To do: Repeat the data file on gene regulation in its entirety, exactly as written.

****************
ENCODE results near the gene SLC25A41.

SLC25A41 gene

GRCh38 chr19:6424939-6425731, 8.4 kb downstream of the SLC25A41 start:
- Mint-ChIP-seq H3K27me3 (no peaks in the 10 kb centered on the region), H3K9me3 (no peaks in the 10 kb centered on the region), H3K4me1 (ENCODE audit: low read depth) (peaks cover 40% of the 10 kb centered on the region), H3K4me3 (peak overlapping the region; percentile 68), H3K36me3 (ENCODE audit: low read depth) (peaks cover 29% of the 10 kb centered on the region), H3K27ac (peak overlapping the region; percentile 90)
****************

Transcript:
ENCODE results near the gene SLC25A41.

SLC25A41 gene

GRCh38 chr19:6424939-6425731, 8.4 kb downstream of the SLC25A41 start:
- Mint-ChIP-seq H3K27me3 (no peaks in the 10 kb centered on the region), H3K9me3 (no peaks in the 10 kb centered on the region), H3K4me1 (ENCODE audit: low read depth) (peaks cover 40% of the 10 kb centered on the region), H3K4me3 (peak overlapping the region; percentile 68), H3K36me3 (ENCODE audit: low read depth) (peaks cover 29% of the 10 kb centered on the region), H3K27ac (peak overlapping the region; percentile 90)